Just speak into the microphone.

Part of my job is to float around different English classes so the children can interact with a native speaker.  The other day I was in Truce’s class and she called me over and showed me what they were working on and told me that she didn’t understand it.  They were working on the past simple tense (speaking about actions finished in the past with a known time period – very exciting if you’re a grammar nerd), something native speakers can do before their third birthday.  Truce is an adroit user of the English language and has found it interesting to learn about her mother tongue as a second language.  Things that she has done naturally she now has to deconstruct and compartmentalise as well as name.  EAL teaching identifies 12 active tenses and 12 passive tenses all taught at different stages of the students’ level of understanding.  You haven’t lived until you’ve explained the different uses for the past perfect and the past perfect continuous.  As for her second language, after only six weeks of immersion, where 80% of her lessons are delivered in Castellano, Truce says that she is surprised how much easier it is to understand what’s happening in the classroom and what is being said to her.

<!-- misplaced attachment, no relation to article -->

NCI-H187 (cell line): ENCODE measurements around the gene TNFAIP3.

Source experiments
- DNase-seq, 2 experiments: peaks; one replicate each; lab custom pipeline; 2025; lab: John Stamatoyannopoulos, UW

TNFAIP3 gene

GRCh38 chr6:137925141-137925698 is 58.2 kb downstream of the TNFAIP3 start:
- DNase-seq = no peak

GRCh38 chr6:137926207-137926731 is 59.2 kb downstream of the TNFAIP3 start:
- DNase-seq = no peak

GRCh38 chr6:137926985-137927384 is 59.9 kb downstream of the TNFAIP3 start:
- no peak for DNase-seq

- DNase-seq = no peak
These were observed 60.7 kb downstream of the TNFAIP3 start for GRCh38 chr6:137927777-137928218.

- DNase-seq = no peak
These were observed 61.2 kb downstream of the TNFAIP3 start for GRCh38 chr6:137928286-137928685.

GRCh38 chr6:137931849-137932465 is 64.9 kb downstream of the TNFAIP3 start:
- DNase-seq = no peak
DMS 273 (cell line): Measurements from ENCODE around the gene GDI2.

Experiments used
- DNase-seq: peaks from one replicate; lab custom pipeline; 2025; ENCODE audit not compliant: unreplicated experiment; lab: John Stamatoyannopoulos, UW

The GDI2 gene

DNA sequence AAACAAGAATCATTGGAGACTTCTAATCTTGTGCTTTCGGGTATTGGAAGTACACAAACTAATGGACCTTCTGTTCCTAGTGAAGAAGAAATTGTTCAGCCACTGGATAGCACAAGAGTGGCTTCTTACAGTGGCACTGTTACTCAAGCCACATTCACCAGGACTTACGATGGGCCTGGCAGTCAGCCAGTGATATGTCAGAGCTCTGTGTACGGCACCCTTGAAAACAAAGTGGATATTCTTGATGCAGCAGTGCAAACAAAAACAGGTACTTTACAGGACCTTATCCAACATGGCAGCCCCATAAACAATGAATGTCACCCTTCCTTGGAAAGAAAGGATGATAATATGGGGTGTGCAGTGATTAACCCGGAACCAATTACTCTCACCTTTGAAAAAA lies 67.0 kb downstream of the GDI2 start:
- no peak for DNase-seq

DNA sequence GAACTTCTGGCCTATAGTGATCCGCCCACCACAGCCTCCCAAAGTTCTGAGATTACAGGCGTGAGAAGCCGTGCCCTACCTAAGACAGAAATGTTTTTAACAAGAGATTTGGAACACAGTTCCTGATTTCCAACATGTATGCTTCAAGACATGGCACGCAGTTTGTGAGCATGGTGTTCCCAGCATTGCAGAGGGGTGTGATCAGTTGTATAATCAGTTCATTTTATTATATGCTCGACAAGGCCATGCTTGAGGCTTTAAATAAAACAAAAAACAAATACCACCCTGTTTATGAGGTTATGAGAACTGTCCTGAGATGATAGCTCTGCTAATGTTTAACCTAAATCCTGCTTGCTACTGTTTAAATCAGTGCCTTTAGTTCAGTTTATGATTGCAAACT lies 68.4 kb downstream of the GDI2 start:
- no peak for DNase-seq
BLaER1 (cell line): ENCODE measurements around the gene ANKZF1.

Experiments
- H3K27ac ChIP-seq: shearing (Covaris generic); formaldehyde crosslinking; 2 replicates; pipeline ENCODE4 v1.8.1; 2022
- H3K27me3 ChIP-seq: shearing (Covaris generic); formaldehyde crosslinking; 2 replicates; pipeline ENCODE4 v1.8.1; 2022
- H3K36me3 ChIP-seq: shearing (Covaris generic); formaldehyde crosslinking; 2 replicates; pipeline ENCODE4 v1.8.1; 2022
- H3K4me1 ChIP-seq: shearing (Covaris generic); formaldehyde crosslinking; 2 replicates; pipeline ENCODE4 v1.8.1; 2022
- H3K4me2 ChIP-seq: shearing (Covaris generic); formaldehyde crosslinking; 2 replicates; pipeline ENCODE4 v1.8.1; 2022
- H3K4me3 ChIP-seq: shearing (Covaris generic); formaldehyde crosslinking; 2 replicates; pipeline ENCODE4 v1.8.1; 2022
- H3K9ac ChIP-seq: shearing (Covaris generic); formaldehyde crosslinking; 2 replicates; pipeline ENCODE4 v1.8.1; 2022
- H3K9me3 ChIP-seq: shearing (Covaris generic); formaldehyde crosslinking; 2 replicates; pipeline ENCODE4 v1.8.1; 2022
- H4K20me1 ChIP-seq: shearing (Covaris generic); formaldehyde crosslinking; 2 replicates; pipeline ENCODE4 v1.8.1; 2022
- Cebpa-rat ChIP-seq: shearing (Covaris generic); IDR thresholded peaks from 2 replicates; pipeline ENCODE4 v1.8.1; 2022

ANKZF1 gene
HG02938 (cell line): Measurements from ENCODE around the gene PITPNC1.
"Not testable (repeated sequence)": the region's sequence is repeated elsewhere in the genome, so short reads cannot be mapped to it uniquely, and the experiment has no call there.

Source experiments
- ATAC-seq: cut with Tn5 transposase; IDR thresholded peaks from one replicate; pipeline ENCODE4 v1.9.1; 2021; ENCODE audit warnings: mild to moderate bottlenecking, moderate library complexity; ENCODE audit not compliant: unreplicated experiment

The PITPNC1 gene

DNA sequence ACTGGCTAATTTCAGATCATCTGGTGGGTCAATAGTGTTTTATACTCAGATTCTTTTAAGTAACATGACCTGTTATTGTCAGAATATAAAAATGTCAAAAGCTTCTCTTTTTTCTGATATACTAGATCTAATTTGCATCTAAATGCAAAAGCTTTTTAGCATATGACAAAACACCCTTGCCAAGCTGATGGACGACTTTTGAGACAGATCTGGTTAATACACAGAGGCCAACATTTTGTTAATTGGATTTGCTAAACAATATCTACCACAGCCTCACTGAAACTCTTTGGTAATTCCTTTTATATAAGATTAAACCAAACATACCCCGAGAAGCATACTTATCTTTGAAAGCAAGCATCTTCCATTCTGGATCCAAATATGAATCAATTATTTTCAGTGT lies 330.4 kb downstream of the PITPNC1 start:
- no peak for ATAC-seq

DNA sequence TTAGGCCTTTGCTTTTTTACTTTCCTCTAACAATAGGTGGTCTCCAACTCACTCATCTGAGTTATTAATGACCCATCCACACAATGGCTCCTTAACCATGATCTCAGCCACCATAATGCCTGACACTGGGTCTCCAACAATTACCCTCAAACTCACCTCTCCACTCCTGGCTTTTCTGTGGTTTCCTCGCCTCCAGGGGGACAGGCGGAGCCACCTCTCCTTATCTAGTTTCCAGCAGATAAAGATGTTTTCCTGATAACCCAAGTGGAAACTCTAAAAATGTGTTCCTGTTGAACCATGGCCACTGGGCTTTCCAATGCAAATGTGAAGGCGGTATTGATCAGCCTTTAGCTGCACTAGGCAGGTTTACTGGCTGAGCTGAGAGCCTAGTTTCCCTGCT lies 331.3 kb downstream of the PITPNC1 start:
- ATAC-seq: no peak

One of the high school parents runs a community radio programme with a weekly print supplement.  He came around to our place last night to interview us about our experience so far in 9 de Julio and ask us our reason for moving our family to South America for the year.  One of his questions was what differences have we noticed about schooling here compared to in Australia.    The main thing is the social distance between teachers, parents and students is very small here.  Something else is that every so often, a dog just wanders through the school looking for a meal then continues on its journey.

The days continue to grow colder and while we have a gas heater upstairs we are yet to receive our fist gas bill (they come every two months) and are unsure how often we should light the heater.  We’re a little uncertain how much we are in for with expenses like gas, water and electricity.  Talluah heated up a large rock in the oven the other day to put under her feet while she was studying.  This does give new meaning to the idea of stone soup.

Depp was feeling unwell and had the day off school.  He was told that he had to stay in bed all day, with no iPad as I had school lessons to prepare and Talluah had uni work to do.  By midmorning he started to realise just how boring a day at home can be.  Talluah invited him into our bed while she listened to one of her uni lectures.  A short time later he nodded off.  Later on when he was asked about having a sleep he said that the sound of the lecturer’s voice made him fall asleep.  Looks like he’ll be a great scholar when he’s older.